China Eyes Cheap Russian Oil to Fill Strategic Reserves
- May 20, 2022
- Posted by: Quatro Strategies
- Category: Energy
China is discussing with Russia for cheaper oil imports as it seeks to refill its strategic oil reserves. It signals China’s intentions to strengthen energy cooperation with Russia, at a time when Europe works toward banning imports due to Moscow’s attack on Ukraine.
Beijing has been discussing with Moscow for additional supplies, which it plans to use for filling its strategic petroleum reserves. The talks are being conducted at the government level with little involvement from oil companies.
Following Russia’s invasion of Ukraine, oil prices have rallied but the price of Russian oil has plummeted as buyers try to stay clear from it in order not to damage their reputation or being swept up in financial sanctions. That creates an opportunity for China to cheaply replenish its vast strategic reserves, which are typically tapped during times of emergencies or sudden disruptions.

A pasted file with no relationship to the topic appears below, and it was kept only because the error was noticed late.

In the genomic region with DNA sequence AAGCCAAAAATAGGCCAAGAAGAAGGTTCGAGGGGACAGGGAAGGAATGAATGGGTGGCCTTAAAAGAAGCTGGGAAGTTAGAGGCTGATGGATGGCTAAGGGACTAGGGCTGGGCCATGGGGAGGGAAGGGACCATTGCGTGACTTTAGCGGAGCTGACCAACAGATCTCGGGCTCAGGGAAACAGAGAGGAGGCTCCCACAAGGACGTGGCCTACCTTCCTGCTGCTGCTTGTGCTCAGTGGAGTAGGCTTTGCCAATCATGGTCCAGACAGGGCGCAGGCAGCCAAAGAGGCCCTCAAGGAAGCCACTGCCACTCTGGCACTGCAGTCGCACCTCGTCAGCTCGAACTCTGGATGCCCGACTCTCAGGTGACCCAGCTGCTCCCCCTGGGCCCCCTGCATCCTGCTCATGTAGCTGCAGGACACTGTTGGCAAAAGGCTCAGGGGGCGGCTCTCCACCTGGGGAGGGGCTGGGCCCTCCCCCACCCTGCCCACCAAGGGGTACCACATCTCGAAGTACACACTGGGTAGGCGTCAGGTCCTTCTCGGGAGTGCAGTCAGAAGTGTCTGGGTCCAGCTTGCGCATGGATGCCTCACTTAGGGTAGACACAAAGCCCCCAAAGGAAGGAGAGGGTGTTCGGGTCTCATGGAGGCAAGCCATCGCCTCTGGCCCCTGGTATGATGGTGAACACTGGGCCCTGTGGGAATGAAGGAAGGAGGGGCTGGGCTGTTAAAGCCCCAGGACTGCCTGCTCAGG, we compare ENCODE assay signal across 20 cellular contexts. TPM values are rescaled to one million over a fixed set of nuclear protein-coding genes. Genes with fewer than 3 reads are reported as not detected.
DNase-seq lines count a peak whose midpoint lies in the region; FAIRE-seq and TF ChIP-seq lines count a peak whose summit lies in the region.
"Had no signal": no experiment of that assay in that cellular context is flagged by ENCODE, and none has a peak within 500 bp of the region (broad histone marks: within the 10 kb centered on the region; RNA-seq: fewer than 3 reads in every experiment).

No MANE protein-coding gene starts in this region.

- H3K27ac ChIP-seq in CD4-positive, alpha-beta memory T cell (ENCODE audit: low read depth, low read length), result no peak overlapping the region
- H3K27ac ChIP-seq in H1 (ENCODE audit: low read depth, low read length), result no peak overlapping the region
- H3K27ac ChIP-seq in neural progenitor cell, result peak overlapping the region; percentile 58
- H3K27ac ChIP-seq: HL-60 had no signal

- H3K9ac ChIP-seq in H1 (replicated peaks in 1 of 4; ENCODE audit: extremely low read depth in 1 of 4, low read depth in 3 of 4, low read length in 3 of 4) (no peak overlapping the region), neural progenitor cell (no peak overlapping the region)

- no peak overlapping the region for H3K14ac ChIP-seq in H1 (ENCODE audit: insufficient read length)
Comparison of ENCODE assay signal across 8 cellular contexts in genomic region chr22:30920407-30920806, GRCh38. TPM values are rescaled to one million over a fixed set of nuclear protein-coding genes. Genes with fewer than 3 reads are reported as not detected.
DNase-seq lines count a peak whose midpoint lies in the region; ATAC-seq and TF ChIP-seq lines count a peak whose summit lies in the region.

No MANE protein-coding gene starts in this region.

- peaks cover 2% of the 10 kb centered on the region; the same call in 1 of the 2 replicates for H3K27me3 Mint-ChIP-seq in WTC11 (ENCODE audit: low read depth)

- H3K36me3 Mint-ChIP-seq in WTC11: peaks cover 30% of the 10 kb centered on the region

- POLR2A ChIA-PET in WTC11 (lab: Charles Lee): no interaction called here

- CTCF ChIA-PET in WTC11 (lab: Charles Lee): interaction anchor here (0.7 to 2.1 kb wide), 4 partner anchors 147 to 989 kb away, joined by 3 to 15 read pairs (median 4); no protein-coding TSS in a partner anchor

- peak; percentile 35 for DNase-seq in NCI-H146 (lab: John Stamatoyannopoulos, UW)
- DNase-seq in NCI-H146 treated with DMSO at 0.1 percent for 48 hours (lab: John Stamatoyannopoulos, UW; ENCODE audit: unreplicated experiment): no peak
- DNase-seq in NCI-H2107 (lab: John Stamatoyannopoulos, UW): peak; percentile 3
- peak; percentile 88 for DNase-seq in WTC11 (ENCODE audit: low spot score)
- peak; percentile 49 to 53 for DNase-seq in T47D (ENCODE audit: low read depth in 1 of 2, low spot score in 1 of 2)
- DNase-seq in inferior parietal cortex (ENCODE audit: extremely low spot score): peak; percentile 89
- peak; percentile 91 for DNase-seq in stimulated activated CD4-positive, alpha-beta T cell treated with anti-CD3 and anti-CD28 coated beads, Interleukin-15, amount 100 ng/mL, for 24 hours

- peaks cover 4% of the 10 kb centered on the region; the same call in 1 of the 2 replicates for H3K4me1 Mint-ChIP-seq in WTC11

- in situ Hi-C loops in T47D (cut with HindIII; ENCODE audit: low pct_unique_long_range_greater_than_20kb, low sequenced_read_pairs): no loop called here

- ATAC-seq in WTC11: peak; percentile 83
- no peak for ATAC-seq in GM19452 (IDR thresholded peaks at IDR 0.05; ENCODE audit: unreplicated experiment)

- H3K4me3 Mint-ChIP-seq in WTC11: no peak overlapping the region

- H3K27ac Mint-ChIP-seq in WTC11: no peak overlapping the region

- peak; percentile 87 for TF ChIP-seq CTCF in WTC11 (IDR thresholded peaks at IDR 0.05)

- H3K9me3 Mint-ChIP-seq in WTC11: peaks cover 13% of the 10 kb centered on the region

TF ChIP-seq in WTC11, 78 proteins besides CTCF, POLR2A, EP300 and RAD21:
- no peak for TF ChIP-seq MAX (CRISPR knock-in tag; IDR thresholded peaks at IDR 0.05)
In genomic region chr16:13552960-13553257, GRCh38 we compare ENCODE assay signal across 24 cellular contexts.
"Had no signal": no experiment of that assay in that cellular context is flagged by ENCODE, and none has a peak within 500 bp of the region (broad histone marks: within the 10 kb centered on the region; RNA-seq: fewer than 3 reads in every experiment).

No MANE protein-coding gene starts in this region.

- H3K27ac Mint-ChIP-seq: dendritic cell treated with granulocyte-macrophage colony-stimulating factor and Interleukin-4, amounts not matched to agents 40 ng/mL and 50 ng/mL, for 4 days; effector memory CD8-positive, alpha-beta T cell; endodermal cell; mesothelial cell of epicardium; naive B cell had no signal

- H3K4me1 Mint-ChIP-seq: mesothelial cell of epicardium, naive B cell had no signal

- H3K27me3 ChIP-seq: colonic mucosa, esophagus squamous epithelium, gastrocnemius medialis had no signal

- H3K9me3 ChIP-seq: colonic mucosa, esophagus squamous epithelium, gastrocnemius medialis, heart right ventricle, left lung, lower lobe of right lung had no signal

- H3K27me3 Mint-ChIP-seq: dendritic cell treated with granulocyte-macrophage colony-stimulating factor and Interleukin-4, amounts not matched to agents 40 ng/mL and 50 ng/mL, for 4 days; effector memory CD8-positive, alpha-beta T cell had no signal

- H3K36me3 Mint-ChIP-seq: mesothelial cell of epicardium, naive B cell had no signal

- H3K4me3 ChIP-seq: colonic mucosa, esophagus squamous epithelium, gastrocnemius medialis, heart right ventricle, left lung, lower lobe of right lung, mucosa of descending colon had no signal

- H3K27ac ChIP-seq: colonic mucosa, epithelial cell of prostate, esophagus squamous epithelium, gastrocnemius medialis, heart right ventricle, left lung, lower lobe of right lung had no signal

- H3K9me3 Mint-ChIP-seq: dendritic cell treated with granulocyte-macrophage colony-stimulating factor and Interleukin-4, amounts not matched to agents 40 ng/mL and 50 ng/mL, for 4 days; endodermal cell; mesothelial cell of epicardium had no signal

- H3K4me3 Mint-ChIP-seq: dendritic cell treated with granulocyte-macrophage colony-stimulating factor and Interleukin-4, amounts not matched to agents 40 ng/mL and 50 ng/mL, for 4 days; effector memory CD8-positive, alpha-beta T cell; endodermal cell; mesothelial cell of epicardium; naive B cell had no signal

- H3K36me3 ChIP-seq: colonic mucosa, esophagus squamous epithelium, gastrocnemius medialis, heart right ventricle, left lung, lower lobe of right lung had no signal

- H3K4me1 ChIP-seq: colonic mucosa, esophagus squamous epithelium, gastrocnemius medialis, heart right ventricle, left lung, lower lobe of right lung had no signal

Details on volumes or terms of a potential deal haven’t been decided yet, and there’s no guarantee an agreement will be concluded.
The U.S., the UK and Canada placed bans on Russian oil imports and the EU works toward a similar step. However, Russian oil still flows to willing buyers, particularly India and China. Asian nations find heavily discounted oil is an opportunity too good to pass up.
Refiners in China have kept buying Russian crude since the invasion although strict Covid-19 lockdowns in China have dented consumption. Apparent oil demand last month slumped 6.7% year-on-year as strict lockdowns confined millions to their homes. The outbreak has capped further gains in oil prices, although Brent is still up more than 40% this year.
It is estimated that overall stockpiles of China are at 926.1 million barrels, up from 869 million barrels in mid-March, but still 6% lower than a record in September 2020. By comparison, the US Strategic Petroleum Reserve has a capacity of 714 million barrels. It currently holds about 538 million barrels.
China has sold some crude from its strategic reserves last year in a joint effort suggested by the U.S. to tame skyrocketing prices. The action had little impact and caused China to restock at higher prices.
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